No. 54: Sinbad the Sailor

If you’re looking for pure escapism this Christmas, Sinbad the Sailor is an excellent choice.

It’s taken from One Thousand and One Nights and is jam-packed with adventure in exotic lands – there are barbaric creatures, rich jewels, great ships and cunning escapes. Everything you can expect from an adventure story.

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We’re introduced to Sinbad the Porter, a poor but pious man who is seduced by the bustle of a great household in Baghdad. The master of this household, an older and handsome man, welcomes the Porter and feeds him.

This man of the household is Sinbad the Sailor, who tells his visitor, court and us the readers stories from his travels.

In his first story, Sinbad finds himself abandoned on a strange, desolate and foreign shore, where he stumbles across an enormous egg belonging to a rukh – an enormous mythical bird of prey. He unties his turban and manages to lasso this to the foot of the bird, in the hope that it flies to civilisation and carries Sinbad with it.

Instead he is dropped by the rukh in a vast pit of vicious snakes, with carcasses all around him.

With plenty of cunning, some physical strength and a good dollop of luck (as is standard with the hero of any epic) Sinbad manages to make his way home to Baghdad.

He’s a devout Muslim, and while he is the master of a great household, with countless slaves and great riches, he is a humble man. Take his line

“We belong to God and to him do we return.”

Despite the horrors he experienced, Sinbad was consumed by wanderlust and set sail from Baghdad for great adventure once more.

In his second tale, he and his crew encounter a great brute of a creature – part man, part beast – who holds the men captive and eats them carelessly for breakfast, lunch and dinner.

As their numbers dwindle, and in a turn of events remarkably similarly to Odysseus and the Cyclops (which, I note, is a Little Black Classic), Sinbad and his men heat up two spits in a fire and burn through his eyes, therefore blinding him and enabling their escape.

After returning home, Sinbad again craved to sail the seas and experience the world.

On an exploration he met a tribe who infamously fed wanderers to fatten them up and drug them before eating them, sometimes without cooking them first.

Sinbad can see through the cannibals’ act and so refuses to eat, making him gaunt and very unappetising. They essentially forget about him and he is able to once more escape.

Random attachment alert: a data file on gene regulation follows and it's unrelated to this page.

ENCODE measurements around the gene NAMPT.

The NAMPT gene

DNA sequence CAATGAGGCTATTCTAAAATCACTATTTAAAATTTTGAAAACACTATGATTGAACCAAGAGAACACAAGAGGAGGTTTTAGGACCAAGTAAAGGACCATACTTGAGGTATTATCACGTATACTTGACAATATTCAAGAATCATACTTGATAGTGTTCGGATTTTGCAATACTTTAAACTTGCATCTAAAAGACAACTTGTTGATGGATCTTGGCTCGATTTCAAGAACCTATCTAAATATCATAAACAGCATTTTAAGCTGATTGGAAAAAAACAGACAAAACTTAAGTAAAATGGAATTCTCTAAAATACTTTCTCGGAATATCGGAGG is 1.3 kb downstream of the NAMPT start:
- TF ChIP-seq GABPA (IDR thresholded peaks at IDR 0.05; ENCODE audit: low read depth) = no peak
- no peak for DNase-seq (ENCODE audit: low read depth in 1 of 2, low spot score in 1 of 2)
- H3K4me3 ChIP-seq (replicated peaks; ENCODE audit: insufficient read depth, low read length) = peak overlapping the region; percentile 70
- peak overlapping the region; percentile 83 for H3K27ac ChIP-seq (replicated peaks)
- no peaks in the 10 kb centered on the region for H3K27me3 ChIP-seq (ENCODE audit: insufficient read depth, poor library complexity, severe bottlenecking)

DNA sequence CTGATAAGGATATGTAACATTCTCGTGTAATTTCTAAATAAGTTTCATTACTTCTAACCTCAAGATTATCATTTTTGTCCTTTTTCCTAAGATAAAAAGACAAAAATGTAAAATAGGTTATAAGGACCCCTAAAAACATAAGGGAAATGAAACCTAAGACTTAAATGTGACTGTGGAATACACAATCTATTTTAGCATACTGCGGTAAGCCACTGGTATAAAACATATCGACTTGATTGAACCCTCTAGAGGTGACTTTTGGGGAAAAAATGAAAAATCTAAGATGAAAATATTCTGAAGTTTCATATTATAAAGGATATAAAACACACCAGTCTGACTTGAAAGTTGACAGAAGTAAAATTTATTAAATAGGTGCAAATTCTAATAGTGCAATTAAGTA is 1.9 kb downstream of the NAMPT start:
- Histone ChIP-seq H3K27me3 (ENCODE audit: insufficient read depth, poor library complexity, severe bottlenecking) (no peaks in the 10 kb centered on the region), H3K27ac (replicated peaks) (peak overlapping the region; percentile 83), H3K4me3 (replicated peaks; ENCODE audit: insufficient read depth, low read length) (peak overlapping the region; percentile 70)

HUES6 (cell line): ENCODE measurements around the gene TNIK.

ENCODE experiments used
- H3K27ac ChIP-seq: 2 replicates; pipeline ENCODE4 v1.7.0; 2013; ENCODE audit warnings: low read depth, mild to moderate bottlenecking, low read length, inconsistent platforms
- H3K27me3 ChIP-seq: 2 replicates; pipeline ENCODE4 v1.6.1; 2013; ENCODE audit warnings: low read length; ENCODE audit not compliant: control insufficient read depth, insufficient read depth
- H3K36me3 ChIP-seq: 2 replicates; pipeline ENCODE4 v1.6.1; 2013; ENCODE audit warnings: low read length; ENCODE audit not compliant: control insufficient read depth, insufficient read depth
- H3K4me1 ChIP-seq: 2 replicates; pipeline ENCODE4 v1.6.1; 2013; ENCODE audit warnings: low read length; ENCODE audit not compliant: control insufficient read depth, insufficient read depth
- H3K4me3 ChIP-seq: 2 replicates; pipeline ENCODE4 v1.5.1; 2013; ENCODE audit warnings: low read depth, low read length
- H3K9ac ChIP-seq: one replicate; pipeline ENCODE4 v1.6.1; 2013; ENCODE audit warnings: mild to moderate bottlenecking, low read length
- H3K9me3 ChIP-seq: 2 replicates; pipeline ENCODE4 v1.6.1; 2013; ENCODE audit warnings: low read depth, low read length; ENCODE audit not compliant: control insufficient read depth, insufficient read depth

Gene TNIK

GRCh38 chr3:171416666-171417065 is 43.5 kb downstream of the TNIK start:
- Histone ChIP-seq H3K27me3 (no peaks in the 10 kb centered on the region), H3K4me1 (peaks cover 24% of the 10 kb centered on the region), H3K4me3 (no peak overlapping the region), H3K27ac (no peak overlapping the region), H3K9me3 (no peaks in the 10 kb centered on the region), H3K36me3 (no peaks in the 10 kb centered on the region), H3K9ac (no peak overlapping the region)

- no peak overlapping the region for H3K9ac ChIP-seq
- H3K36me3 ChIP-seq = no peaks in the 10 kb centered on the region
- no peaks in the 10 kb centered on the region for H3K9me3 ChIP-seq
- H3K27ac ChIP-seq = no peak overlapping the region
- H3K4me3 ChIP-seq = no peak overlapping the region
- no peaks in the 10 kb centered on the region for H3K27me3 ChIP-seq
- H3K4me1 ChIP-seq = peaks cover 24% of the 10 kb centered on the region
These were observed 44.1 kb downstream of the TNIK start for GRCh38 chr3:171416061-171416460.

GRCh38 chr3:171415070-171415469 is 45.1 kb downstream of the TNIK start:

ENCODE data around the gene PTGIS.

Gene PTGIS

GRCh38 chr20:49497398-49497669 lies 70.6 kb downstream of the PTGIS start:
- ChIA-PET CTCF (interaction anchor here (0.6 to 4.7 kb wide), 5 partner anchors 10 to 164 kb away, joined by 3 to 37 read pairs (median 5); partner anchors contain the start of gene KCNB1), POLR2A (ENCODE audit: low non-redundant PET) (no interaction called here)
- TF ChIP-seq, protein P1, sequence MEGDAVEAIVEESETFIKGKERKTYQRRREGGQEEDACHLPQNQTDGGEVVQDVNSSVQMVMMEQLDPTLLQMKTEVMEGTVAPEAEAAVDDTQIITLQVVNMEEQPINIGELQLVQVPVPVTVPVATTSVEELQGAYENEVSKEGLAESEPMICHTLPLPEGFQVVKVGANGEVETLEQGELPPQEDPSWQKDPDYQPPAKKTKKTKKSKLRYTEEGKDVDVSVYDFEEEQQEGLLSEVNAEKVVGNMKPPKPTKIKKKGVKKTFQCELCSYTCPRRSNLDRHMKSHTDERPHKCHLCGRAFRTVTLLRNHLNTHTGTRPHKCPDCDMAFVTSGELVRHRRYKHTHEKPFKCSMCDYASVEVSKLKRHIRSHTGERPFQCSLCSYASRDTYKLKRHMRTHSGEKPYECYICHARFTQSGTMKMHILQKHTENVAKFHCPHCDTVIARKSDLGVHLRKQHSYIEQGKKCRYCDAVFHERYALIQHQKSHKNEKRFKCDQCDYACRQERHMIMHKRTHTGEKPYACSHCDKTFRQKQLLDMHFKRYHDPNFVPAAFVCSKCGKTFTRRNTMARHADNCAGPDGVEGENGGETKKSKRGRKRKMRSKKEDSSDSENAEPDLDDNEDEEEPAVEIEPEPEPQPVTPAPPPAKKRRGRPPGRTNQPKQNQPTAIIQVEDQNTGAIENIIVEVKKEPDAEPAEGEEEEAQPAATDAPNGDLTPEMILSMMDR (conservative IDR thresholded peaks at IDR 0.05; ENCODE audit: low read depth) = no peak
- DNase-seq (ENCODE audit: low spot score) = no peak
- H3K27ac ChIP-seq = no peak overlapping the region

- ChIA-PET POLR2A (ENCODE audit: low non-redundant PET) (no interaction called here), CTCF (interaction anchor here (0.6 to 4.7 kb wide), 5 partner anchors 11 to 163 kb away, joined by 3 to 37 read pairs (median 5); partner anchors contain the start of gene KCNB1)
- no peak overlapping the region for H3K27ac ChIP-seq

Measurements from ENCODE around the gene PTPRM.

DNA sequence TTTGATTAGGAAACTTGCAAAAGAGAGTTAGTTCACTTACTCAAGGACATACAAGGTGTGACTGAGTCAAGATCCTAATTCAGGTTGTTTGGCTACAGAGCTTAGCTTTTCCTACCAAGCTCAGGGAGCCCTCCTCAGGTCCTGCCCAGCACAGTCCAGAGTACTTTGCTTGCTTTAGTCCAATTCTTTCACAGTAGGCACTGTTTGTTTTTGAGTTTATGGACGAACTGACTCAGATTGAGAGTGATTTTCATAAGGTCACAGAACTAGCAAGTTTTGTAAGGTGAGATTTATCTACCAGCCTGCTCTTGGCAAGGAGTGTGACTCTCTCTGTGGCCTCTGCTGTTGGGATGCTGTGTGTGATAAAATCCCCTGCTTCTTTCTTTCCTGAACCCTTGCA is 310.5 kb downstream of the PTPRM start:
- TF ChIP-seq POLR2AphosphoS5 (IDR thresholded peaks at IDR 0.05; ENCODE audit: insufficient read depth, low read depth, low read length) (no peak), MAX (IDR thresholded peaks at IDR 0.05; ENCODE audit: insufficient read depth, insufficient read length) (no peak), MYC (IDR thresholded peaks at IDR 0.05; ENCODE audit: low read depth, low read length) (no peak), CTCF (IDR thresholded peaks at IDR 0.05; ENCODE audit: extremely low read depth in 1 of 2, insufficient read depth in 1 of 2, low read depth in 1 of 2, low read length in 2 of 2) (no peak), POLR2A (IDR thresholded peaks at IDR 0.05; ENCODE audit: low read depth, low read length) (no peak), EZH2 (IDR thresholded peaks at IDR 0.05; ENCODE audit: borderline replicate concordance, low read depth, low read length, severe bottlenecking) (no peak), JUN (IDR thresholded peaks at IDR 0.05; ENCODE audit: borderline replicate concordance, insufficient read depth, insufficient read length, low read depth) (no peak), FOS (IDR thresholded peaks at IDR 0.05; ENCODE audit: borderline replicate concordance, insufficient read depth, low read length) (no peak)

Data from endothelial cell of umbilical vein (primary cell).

He finds civilisation and sets up business as a saddle maker, gaining the custom and respect of the King, who gives him a beautiful bride.

Sinbad and his wife live happily, until Sinbad learns a local custom; upon the death of one partner, the other will be buried with their betrothed’s corpse, the sentiment being that husband and wife should not be separated in life or in death.

When Sinbad’s wife dies, he is lowered into the tomb with her, accompanied by just a chunk of bread and a flask of water, protesting he is a foreigner and should therefore be exempt from this local custom.

He strolls around the tomb to find countless pairs of corpses. When new corpses and their living companions are lowered in, Sinbad brutally kills the living and eats their provisions.

Eventually he escapes and is collected by a ship of passing tradesmen.

As we the readers, and Sinbad the Porter, listen aghast and horrified at these confessions, Sinbad the Sailor insists he has even better stories to tell tomorrow.

I admit Sinbad’s stories are not in the least bit festive and in many ways are utterly horrifying. The last in particular was truly terrible, and is easily one of the most barbaric things I have ever read (barbaric but brilliant!).

But they are entirely engrossing and action-packed, as myths and stories from ancient lands are intended. Bards were required to spin a long and excellent yarn to keep households entertained and I was similarly completely enthralled, which made for a brilliant diversion.

The past month has been a bit of a weird one.